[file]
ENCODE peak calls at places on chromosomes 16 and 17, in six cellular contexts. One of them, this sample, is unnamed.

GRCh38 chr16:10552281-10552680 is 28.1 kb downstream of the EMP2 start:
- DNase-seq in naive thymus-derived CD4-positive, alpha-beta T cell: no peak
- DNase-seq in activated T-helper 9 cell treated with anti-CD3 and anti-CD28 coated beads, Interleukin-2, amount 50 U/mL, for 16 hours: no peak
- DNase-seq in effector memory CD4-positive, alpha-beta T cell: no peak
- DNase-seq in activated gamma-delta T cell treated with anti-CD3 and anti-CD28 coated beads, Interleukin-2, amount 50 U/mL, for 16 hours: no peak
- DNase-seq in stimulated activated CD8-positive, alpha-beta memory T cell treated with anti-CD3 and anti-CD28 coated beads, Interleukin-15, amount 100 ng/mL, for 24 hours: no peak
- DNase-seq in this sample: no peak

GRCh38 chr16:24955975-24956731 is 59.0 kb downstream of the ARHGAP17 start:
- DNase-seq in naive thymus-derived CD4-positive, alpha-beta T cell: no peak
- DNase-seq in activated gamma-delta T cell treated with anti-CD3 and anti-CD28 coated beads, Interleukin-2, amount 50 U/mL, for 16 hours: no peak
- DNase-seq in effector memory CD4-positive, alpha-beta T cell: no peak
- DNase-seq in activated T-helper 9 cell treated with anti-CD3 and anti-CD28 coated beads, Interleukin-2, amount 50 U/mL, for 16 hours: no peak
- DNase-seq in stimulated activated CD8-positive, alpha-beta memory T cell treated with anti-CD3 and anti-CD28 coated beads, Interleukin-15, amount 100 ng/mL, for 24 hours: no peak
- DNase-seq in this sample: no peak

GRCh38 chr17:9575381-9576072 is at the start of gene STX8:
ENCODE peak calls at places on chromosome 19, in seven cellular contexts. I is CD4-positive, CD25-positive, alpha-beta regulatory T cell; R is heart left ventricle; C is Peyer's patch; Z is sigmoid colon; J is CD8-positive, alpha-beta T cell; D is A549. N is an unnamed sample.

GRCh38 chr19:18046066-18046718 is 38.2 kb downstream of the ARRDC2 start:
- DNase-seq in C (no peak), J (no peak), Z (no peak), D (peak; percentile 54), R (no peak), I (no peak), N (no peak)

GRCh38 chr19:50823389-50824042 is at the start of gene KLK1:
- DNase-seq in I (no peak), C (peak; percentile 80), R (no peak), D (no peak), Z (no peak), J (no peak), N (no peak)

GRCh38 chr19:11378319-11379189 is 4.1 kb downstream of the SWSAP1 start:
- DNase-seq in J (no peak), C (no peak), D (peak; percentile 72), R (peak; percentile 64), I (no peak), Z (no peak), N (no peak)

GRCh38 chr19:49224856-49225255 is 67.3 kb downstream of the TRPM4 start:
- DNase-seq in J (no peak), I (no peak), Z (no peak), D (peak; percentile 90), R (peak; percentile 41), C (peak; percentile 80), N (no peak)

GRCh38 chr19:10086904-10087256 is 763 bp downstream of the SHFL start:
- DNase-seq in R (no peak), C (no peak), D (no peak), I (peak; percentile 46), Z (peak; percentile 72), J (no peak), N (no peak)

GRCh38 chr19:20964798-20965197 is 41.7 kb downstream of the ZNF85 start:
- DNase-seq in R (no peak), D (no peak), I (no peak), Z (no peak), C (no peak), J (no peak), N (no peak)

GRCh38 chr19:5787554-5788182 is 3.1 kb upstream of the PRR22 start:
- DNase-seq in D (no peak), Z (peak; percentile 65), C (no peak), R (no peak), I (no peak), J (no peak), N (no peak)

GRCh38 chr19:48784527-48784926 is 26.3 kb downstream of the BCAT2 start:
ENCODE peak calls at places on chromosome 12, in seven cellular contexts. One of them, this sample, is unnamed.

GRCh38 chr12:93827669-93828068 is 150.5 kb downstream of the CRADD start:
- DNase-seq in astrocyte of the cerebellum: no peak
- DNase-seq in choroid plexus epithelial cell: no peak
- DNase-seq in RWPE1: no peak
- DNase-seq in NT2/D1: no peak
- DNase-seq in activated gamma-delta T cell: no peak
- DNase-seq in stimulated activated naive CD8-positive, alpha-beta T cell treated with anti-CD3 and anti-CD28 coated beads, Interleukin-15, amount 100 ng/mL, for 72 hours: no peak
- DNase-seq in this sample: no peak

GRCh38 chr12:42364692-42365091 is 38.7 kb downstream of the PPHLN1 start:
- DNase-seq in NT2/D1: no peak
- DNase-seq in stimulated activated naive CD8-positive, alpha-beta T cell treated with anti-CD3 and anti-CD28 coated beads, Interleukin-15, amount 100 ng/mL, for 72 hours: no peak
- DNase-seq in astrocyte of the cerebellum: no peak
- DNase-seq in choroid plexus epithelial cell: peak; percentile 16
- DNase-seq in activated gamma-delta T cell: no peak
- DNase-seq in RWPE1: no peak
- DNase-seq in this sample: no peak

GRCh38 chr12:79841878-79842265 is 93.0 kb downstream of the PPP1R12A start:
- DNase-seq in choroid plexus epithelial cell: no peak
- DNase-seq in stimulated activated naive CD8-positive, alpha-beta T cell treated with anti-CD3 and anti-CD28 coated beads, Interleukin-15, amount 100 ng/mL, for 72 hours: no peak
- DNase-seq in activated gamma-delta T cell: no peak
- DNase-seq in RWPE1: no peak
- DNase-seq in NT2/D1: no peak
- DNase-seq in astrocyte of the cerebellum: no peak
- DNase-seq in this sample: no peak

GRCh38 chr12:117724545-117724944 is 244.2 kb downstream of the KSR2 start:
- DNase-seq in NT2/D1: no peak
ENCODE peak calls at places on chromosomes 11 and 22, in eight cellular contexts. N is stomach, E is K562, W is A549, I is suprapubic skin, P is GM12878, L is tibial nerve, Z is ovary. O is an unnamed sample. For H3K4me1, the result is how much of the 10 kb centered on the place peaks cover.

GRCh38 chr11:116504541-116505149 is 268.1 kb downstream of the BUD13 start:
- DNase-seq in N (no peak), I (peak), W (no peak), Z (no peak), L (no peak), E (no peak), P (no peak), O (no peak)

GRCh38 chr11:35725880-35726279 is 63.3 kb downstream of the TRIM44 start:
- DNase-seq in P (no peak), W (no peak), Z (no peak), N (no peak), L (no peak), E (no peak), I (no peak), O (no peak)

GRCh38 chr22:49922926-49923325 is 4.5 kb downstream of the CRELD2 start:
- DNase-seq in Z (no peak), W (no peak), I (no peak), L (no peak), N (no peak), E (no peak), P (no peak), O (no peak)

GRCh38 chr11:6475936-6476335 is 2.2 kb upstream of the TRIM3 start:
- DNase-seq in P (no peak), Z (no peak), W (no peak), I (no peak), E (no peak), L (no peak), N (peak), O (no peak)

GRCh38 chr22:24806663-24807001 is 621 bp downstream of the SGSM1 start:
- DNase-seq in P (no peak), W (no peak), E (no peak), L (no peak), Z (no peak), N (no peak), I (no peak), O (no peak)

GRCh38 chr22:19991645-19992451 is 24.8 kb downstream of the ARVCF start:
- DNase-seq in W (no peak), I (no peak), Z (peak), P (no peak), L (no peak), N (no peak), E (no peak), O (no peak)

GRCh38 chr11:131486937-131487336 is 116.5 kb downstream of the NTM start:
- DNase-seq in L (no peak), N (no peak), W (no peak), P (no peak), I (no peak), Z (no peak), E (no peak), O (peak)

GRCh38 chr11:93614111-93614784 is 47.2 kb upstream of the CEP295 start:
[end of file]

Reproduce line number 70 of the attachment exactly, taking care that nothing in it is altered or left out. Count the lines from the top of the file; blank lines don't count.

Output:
- DNase-seq in P (no peak), W (no peak), E (no peak), L (no peak), Z (no peak), N (no peak), I (no peak), O (no peak)